Born in 1886 Hortense Gordon was the grand dame of the “Painters Eleven”, a group of exciting young abstract artists in Ontario that banded together in 1953 to introduce and exhibit their abstract art to audiences in Canada and abroad. Interestingly enough, Hortense Mattice Gordon was receiving attention as a professional artist long before many of the “Painters Eleven” artists were born. As early as 1909, Gordon’s landscape paintings were being accepted to the Ontario Society of Artists’ spring exhibitions at the Art Museum of Toronto (presently known as the Art Gallery of Ontario).

Hortense Gordon continued to paint in the figurative tradition until the late 1920’s when she suddenly found herself dissatisfied with her painting approach. Gordon wished to seek a better understanding of the avante-garde painting in Europe known as Cubism. Hortense and her husband, fellow artist John Sloan Gordon, embarked on their first summer trip to France in 1922 to investigate the contemporary artistic movements developing in Europe. The Gordon’s also wished to work on their plein air painting skills in France. While in France, Hortense Gordon began visiting galleries and exhibitions that exposed her to the most avante-garde painting of the day; fauvism, Cubism, Dada and surrealism, and the Bauhaus movement.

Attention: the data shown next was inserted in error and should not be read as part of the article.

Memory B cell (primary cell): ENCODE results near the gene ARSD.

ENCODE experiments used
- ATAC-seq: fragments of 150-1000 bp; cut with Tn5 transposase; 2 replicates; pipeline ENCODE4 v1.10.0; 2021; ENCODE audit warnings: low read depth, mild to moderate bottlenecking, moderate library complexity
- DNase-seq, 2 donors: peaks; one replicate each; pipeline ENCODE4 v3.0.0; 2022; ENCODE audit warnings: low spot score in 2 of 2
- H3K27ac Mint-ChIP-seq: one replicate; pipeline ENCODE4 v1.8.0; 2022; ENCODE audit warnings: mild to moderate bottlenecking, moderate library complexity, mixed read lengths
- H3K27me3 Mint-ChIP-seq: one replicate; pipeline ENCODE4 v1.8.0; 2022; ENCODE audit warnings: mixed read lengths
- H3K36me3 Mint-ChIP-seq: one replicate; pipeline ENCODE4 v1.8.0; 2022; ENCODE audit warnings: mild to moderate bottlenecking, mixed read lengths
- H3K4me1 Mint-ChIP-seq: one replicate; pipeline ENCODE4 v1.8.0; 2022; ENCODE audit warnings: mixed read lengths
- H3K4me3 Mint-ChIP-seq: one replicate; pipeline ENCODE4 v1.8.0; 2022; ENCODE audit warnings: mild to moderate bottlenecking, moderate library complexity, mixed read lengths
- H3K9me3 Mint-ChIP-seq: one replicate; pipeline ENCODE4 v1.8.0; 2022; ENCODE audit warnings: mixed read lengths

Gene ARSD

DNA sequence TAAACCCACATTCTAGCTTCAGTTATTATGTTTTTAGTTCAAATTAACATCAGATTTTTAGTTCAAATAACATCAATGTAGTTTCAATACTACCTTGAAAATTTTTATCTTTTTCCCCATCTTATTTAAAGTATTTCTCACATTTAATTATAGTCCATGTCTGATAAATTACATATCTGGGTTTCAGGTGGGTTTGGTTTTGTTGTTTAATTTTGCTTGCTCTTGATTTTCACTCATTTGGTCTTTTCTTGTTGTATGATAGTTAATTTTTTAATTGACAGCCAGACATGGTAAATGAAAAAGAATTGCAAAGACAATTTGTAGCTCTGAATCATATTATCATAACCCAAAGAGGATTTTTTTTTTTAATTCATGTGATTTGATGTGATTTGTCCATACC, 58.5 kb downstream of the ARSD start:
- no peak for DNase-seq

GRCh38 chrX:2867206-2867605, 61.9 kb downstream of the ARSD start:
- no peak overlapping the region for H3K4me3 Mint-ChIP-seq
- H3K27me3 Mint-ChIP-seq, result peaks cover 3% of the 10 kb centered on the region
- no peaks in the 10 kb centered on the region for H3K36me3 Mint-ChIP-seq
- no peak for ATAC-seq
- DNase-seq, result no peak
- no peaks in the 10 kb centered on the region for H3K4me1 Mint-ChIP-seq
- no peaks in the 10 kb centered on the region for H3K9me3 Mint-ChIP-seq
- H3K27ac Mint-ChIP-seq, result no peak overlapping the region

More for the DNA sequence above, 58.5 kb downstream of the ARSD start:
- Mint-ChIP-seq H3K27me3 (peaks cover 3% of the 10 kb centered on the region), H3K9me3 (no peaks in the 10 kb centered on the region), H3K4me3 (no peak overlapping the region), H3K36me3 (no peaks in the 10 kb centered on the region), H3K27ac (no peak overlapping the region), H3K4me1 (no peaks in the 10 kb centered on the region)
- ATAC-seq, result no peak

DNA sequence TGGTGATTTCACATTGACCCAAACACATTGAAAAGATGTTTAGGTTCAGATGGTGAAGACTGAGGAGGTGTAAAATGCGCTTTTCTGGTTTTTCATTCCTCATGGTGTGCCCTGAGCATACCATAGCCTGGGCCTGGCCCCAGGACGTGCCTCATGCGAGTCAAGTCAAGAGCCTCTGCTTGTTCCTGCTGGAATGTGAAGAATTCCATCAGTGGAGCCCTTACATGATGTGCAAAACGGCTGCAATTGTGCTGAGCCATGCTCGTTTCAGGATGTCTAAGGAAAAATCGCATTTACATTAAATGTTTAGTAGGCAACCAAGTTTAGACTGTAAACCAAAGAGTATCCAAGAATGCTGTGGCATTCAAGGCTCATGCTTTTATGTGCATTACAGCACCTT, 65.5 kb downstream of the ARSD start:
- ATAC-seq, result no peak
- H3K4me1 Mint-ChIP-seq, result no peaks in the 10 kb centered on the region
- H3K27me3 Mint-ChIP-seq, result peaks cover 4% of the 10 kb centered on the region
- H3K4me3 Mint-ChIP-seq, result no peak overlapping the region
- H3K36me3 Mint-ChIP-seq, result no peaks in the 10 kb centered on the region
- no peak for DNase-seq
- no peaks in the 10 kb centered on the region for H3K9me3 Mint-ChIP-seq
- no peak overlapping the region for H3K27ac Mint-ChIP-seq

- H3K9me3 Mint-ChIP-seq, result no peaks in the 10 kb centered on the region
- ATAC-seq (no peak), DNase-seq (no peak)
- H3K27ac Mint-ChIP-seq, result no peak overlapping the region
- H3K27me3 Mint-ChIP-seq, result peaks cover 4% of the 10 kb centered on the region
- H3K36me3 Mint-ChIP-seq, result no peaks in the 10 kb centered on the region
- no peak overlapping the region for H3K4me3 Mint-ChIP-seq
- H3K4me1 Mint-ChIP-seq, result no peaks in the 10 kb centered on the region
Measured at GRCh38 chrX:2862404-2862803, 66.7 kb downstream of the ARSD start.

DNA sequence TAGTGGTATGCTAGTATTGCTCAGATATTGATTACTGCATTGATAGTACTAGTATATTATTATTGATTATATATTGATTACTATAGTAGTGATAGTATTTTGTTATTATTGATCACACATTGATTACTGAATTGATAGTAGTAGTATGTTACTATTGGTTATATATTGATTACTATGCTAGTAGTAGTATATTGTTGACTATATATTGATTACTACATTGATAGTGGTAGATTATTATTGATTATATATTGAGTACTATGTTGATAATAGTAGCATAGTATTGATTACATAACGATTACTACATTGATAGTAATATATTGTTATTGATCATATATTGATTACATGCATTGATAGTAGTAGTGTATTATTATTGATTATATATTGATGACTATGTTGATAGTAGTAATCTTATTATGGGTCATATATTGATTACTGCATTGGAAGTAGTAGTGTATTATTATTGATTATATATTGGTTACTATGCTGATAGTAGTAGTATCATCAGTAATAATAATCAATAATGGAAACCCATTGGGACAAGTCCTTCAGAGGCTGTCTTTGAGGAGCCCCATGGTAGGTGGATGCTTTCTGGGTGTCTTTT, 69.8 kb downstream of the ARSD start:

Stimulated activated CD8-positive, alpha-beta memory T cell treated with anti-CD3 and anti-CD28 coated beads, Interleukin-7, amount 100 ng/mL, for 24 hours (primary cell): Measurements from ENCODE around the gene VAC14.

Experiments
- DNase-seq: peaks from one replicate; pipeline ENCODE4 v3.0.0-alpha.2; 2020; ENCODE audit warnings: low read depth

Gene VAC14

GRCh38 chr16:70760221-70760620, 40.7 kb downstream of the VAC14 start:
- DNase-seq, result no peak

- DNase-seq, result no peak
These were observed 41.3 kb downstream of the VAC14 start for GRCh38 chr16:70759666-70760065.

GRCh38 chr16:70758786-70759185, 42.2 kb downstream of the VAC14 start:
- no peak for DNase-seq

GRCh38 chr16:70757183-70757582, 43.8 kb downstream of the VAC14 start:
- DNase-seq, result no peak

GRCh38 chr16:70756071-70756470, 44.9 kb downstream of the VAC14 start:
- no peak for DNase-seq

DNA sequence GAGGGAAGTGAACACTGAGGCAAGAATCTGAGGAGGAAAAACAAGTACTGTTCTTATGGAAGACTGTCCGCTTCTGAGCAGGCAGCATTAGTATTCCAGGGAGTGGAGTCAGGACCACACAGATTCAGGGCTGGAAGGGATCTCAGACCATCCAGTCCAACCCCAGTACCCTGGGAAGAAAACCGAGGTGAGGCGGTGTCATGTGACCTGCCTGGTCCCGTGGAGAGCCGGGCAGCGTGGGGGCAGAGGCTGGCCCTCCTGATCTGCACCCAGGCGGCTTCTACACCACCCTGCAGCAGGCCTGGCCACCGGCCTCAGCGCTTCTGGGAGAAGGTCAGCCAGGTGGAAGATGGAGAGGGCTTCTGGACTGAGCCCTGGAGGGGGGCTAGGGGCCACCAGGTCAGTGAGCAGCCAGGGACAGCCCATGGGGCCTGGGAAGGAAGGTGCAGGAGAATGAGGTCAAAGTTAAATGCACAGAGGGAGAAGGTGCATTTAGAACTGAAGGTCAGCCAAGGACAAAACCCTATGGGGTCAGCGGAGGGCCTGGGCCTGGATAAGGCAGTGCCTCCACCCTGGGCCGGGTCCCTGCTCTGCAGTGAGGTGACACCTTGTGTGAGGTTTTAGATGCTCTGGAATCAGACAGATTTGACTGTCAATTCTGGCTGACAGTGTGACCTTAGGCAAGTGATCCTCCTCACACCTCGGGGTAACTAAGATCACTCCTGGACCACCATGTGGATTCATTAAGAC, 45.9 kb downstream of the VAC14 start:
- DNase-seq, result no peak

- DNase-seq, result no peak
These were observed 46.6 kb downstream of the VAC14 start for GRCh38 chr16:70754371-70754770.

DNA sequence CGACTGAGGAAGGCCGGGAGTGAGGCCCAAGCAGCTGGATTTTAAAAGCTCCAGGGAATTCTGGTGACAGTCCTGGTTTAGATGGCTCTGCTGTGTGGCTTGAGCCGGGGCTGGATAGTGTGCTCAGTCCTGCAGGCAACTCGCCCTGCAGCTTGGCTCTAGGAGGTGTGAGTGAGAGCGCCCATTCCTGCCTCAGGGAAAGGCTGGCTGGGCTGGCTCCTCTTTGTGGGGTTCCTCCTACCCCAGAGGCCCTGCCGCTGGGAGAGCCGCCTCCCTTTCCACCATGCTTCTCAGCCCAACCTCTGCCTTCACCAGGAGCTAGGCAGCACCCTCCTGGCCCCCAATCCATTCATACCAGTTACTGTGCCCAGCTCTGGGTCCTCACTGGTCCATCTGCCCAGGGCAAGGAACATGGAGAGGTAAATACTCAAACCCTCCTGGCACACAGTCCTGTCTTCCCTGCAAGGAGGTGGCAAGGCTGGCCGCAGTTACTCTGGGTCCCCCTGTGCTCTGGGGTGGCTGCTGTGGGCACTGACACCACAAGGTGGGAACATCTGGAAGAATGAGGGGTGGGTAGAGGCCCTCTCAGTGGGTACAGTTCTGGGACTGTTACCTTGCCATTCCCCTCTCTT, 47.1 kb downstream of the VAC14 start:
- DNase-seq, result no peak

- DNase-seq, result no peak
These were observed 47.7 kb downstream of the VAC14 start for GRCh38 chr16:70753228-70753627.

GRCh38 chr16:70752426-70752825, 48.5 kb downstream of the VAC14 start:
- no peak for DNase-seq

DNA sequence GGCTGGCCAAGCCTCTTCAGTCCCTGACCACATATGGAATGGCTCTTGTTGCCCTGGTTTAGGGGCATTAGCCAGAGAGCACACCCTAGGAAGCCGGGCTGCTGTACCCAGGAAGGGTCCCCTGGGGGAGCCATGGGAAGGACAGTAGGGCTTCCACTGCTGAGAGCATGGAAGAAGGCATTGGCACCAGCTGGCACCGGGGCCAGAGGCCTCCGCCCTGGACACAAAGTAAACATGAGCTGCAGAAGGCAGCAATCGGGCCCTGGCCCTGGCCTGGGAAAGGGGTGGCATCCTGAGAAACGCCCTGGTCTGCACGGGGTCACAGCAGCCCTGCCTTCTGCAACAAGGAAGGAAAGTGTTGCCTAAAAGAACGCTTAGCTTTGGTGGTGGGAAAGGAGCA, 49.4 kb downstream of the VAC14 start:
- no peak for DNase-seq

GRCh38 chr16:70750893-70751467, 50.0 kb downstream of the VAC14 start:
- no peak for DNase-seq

Hortense Mattice Gordon, c. 1953, Untitled

Hortense Mattice Gordon, c. 1953, Untitled
oil on board, 16 in x 21 in,
signed recto.

It was not until the late 1940’s that Hortense Gordon found her signature style in abstract painting, refining her composition of abstract shapes and forms, her work began to achieve great authority. In this beautiful untitled circa 1953 composition by Hortense Gordon (reproduced above), we appreciate the artist’s keen understanding for the principles of harmony, balance and rhythm. Objects floating in space in perfect rhythm, intersecting forms dancing on the surface, colours mingling with one another like a magical moment in time where everything seems perfect.

James Rottman Fine Art carries a significant inventory of historical artworks by Hortense Mattice Gordon. Do not hesitate to contact us with inquiries regarding this artwork or other works by Hortense Mattice Gordon.

Iris Nowell, Painters Eleven, The Wild Ones of Canadian Art, Douglas and McIntyre Publishers, pg.’s 253 – 257.